Alsip v. Wal-Mart Stores East, LP et al
ORDER GRANTING Dft's 122 Motion to Retax in the amount of $6,859.99 as set out & DENYING to the extent that Dft sought to recoup the costs of the exhibits from Emma Alsips deposition as set out. Signed by Senior Judge Callie V. S. Granade on 10/31/2016. (tot)
IN THE UNITED STATES DISTRICT COURT
FOR THE SOUTHERN DISTRICT OF ALABAMA
DUANE ALSIP as Administrator
and Personal Representative of
the Estate of Emma Alsip,
WAL-MART STORES EAST, LP
and SOVEREIGN COMMERCIAL
MAINTENANCE COMPANY, LLC
) CIVIL ACTION NO. 14-476-CG-N
This matter is before the Court on a motion to re-tax costs by Defendant WalMart Stores East, L.P. (“Defendant”). (Doc. 122). The clerk taxed costs in the
amount of $1,114.43 for witness fees, copy costs, and travel costs related to the
deposition of Plaintiff’s expert. (Doc. 116). Defendant moves to re-tax costs to
include costs for depositions and copy costs in the amount of $5,776.32. (Doc. 122).
For the reasons set forth herein, the Court finds that Defendant can recover some,
but not all, costs associated with deposing the witnesses in this case and can recover
the copy costs incurred in this case. Accordingly, Defendant’s Motion to Re-Tax
Costs is due to be granted in part and denied in part.
“In the exercise of sound discretion, trial courts are accorded great latitude in
ascertaining taxable costs.” Loughan v. Firestone Tire & Rubber Co., 749 F.2d
1519, 1526 (11th Cir. 1985) (citing United States v. Kolesar, 313 F.2d 835 (5th Cir.
1963)). However, in exercising its discretion to tax costs, absent explicit statutory
authorization, federal courts are limited to those costs specifically enumerated in 28
U.S.C. § 1920. Crawford Fitting Co. v. J. T. Gibbons, Inc., 482 U.S. 437, 445 (1987).
The word “costs” is not synonymous with “expense.” Eagle Ins. Co. v. Johnson, 982
F. Supp. 1456, 1458 (M.D. Ala. 1997). “[E]xpense includes all the expenditures
actually made by a litigant in connection with the lawsuit.” Id. (citation omitted).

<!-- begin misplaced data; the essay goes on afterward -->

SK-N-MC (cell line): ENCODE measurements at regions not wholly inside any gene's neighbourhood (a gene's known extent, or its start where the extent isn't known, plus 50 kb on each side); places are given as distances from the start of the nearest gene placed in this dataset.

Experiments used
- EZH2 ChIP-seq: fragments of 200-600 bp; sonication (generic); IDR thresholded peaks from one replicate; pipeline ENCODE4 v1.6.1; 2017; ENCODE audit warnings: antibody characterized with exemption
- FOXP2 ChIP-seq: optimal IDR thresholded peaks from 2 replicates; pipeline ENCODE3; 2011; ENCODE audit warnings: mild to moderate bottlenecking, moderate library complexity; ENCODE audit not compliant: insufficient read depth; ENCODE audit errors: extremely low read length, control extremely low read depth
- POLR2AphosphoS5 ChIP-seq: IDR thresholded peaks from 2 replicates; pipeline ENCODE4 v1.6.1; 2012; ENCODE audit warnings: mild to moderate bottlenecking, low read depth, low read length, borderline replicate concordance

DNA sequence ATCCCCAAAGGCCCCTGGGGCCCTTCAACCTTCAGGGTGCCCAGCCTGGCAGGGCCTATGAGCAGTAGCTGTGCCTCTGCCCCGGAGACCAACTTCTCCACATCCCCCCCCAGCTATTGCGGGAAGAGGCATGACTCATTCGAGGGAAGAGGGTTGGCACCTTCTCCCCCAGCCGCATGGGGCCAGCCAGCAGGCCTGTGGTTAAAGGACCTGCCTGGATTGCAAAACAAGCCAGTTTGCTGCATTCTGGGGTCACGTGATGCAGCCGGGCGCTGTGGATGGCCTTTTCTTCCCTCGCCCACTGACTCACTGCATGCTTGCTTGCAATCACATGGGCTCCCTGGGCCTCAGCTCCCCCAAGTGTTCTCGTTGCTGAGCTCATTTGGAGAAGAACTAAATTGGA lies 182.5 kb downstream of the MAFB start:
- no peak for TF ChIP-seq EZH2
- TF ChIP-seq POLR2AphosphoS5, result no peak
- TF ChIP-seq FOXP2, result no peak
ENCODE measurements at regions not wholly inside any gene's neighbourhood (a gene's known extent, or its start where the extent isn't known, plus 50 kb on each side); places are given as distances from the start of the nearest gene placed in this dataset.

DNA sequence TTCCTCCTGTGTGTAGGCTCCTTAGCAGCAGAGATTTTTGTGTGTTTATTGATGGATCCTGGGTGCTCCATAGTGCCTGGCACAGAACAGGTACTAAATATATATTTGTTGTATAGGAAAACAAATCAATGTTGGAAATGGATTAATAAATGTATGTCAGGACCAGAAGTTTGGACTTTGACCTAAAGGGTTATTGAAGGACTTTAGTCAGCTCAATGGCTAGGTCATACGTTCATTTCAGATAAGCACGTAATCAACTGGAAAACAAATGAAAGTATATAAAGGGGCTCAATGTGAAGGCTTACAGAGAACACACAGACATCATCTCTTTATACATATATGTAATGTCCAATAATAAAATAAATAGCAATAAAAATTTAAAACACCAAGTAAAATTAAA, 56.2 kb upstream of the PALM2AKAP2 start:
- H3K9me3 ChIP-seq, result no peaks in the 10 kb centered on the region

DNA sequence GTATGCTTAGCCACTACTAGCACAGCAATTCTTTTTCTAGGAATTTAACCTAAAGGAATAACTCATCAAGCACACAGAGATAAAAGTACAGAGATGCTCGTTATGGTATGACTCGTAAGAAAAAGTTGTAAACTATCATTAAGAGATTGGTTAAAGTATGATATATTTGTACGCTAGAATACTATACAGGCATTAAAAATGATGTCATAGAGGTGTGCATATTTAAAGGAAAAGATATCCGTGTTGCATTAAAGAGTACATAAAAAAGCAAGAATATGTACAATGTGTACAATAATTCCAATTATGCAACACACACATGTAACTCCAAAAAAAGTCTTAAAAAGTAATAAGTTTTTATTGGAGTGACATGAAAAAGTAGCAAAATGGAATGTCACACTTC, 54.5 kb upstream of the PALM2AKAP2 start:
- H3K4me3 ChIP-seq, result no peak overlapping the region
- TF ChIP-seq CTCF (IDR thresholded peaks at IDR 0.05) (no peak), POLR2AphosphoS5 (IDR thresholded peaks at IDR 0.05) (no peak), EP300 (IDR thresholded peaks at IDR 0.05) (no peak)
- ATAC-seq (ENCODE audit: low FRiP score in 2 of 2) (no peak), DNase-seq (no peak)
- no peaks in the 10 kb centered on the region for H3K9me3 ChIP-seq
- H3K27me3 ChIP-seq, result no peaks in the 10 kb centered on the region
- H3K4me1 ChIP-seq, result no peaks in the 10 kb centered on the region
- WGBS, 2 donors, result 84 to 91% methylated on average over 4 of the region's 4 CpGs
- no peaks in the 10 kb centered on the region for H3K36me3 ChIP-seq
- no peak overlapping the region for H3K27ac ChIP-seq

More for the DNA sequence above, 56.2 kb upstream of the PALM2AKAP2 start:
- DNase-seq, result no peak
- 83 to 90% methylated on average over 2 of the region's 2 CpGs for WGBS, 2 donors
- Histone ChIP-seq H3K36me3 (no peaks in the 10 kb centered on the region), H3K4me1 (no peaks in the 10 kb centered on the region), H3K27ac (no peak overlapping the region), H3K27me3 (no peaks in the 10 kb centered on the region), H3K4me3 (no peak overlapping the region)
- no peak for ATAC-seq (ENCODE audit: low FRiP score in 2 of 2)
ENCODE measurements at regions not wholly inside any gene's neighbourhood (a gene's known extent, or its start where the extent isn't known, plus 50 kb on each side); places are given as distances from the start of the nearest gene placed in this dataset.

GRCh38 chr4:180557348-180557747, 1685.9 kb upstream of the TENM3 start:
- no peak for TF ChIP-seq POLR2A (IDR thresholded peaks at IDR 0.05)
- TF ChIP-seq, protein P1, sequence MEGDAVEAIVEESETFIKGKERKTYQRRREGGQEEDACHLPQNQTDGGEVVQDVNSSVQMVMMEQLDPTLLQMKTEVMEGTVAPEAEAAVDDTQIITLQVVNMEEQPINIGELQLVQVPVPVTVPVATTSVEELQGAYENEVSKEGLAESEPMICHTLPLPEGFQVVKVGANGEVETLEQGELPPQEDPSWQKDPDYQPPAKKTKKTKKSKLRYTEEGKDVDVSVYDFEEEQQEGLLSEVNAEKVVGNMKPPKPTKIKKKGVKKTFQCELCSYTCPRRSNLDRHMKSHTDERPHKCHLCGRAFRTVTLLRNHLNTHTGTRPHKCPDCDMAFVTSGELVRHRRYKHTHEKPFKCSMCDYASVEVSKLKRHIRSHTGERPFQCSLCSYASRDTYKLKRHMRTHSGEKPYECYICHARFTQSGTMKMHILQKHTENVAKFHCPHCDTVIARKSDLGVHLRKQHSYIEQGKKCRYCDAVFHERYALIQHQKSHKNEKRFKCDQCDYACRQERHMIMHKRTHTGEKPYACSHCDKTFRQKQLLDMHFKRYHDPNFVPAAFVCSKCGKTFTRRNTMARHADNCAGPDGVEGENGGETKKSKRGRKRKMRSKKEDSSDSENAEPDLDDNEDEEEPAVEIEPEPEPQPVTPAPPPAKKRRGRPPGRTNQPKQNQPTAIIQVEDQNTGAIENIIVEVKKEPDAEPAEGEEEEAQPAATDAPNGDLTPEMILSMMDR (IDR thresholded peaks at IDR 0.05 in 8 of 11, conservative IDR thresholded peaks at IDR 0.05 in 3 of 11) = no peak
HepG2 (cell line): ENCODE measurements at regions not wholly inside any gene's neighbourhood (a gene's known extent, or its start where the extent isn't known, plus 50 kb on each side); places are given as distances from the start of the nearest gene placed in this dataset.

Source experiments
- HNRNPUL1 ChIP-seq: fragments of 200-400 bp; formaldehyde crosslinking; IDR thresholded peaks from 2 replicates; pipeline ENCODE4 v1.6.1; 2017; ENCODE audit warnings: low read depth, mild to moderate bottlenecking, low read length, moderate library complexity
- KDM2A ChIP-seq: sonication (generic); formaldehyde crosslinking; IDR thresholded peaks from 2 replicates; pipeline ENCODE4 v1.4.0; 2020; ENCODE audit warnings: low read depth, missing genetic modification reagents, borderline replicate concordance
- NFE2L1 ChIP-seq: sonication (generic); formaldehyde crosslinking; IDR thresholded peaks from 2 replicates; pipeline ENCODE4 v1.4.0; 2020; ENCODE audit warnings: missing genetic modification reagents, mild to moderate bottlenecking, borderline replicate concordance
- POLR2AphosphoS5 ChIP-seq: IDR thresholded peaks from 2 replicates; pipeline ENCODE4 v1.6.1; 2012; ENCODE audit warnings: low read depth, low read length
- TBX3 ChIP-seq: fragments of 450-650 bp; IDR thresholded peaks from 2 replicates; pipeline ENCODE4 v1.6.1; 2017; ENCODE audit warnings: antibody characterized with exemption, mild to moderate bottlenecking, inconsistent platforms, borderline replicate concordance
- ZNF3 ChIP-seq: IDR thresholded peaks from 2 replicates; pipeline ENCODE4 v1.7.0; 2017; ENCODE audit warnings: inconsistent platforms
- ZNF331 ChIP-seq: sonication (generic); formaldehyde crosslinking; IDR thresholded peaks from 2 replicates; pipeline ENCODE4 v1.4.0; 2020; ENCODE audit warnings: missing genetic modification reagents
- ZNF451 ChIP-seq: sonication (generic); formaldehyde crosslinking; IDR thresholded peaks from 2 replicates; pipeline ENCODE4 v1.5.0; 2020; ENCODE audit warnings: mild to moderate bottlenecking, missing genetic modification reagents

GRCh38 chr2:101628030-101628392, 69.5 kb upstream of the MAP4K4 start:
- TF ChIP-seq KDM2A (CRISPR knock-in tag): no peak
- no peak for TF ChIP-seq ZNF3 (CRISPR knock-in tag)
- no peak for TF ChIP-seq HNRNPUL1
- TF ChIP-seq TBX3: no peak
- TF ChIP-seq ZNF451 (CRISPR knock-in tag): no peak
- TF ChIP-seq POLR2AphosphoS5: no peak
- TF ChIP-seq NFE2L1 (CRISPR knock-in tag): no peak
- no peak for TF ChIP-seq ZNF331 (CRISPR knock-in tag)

“Whereas the costs that the district court may award under Rule 54(d)(1) are listed
in 28 U.S.C.A. § 1920, and a district court may not award other costs or exceed the
amounts provided in § 1920 without explicit authorization in another statutory
provision.” Id. (citation omitted). Thus, the costs will almost always be less than
the total expenses associated with the litigation. Id. (citation omitted).
The court's power to tax costs is grounded in part in Federal Rule of Civil
Procedure 54(d)(1), which states: “Unless a federal statute, these rules, or a court
order provides otherwise, costs - other than attorneys’ fees - should be allowed to
the prevailing party.” Fed. R. Civ. P. 54(d)(1). Rule 54(d) gives rise to a
presumption that costs will be awarded, and the party opposing the award must
overcome this presumption. Manor Healthcare Corp. v. Lomelo, 929 F.2d 633, 639
(11th Cir. 1991); see also Monelus v. Tocodrian, Inc., 609 F. Supp. 2d 1328, 1333
(S.D. Fla. 2009) (“When challenging whether costs are taxable, the losing party
bears the burden of demonstrating that a cost is not taxable[.]”). Section 1920 of
Title 28 authorizes a judge or clerk of court to tax six items as costs:
Fees of the clerk and marshal;
Fees for printed or electronically recorded transcripts
necessarily obtained for use in the case;
Fees and disbursements for printing and witnesses;
Fees for exemplification and costs of making copies of any
materials where the copies are necessarily obtained for
use in the case;
Docket fees under section 1923 of this title;
Compensation of court appointed experts, compensation of
interpreters, and salaries, fees, expenses, and costs of
special interpretation services under section 1828 of this
28 U.S.C. § 1920. A court may not award costs that exceed those permitted by §
1920. See Glenn v. Gen. Motors Corp., 841 F.2d 1567, 1575 (11th Cir. 1988).
Defendant requests certain deposition costs in the amount of $4,908.50 be
taxed against Plaintiff for eleven different depositions. (Doc. 122, pp. 1–2; Doc. 1151, pp. 1–4). Plaintiff filed no objection to these costs. Section 1920(2) authorizes the
award of costs for deposition transcripts. 28 U.S.C. § 1920 (2); see Kolesar, 313 F.2d
at 837–38 (“Though 1920(2) does not specifically mention a deposition, ...
depositions are included by implication in the phrase ‘stenographic transcript.’”).
Whether the costs for a deposition are taxable depends on “whether the deposition
was wholly or partially ‘necessarily obtained for use in the case.’” E.E.O.C. v. W &
O, Inc., 213 F.3d 600, 621 (11th Cir. 2000) (quoting Newman v. A. E. Staley Mfg.
Co., 648 F.2d 330, 337 (5th Cir. Unit B 1981)). “[D]eposition costs are taxable even
if a prevailing party's use of a deposition is minimal or not critical to that party's
ultimate success ….” Ferguson v. Bombardier Serv. Corp., 2007 WL 601921, *3
(M.D. Fla. Feb. 21, 2007). Taxable deposition costs extend to per diem charges,
Procaps v. Patheon Inc., 2016 WL 411017, at *3 (S.D. Fla. Feb. 2, 2016), and exhibit
copies “produced for the purpose of supplementing the depositions on which the
court relied in granting summary judgment,” Kidd v. Mando Am. Corp., 870 F.